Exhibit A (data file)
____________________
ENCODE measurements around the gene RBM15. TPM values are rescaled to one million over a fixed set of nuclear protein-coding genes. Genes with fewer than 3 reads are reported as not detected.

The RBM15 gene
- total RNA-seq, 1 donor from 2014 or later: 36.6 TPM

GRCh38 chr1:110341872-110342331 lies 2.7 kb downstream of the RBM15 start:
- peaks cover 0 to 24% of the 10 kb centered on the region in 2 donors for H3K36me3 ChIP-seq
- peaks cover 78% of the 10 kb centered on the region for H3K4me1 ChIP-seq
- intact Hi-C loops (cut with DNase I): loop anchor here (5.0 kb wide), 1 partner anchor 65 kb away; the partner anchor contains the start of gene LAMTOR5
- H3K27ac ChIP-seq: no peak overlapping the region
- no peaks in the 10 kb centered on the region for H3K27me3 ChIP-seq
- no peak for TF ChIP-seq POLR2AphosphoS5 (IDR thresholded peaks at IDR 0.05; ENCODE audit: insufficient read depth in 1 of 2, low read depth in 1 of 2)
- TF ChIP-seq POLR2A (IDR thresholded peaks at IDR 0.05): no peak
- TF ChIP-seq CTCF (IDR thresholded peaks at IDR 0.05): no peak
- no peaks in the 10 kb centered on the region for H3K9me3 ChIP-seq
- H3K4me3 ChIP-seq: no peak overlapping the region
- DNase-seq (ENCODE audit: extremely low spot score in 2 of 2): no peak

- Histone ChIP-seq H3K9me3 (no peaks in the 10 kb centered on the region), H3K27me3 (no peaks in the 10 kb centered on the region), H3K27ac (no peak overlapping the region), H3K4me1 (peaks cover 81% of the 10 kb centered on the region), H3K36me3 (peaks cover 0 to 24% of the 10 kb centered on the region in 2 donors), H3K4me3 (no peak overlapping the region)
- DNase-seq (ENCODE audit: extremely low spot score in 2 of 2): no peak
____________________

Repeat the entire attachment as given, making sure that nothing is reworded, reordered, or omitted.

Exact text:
ENCODE measurements around the gene RBM15. TPM values are rescaled to one million over a fixed set of nuclear protein-coding genes. Genes with fewer than 3 reads are reported as not detected.

The RBM15 gene
- total RNA-seq, 1 donor from 2014 or later: 36.6 TPM

GRCh38 chr1:110341872-110342331 lies 2.7 kb downstream of the RBM15 start:
- peaks cover 0 to 24% of the 10 kb centered on the region in 2 donors for H3K36me3 ChIP-seq
- peaks cover 78% of the 10 kb centered on the region for H3K4me1 ChIP-seq
- intact Hi-C loops (cut with DNase I): loop anchor here (5.0 kb wide), 1 partner anchor 65 kb away; the partner anchor contains the start of gene LAMTOR5
- H3K27ac ChIP-seq: no peak overlapping the region
- no peaks in the 10 kb centered on the region for H3K27me3 ChIP-seq
- no peak for TF ChIP-seq POLR2AphosphoS5 (IDR thresholded peaks at IDR 0.05; ENCODE audit: insufficient read depth in 1 of 2, low read depth in 1 of 2)
- TF ChIP-seq POLR2A (IDR thresholded peaks at IDR 0.05): no peak
- TF ChIP-seq CTCF (IDR thresholded peaks at IDR 0.05): no peak
- no peaks in the 10 kb centered on the region for H3K9me3 ChIP-seq
- H3K4me3 ChIP-seq: no peak overlapping the region
- DNase-seq (ENCODE audit: extremely low spot score in 2 of 2): no peak

- Histone ChIP-seq H3K9me3 (no peaks in the 10 kb centered on the region), H3K27me3 (no peaks in the 10 kb centered on the region), H3K27ac (no peak overlapping the region), H3K4me1 (peaks cover 81% of the 10 kb centered on the region), H3K36me3 (peaks cover 0 to 24% of the 10 kb centered on the region in 2 donors), H3K4me3 (no peak overlapping the region)
- DNase-seq (ENCODE audit: extremely low spot score in 2 of 2): no peak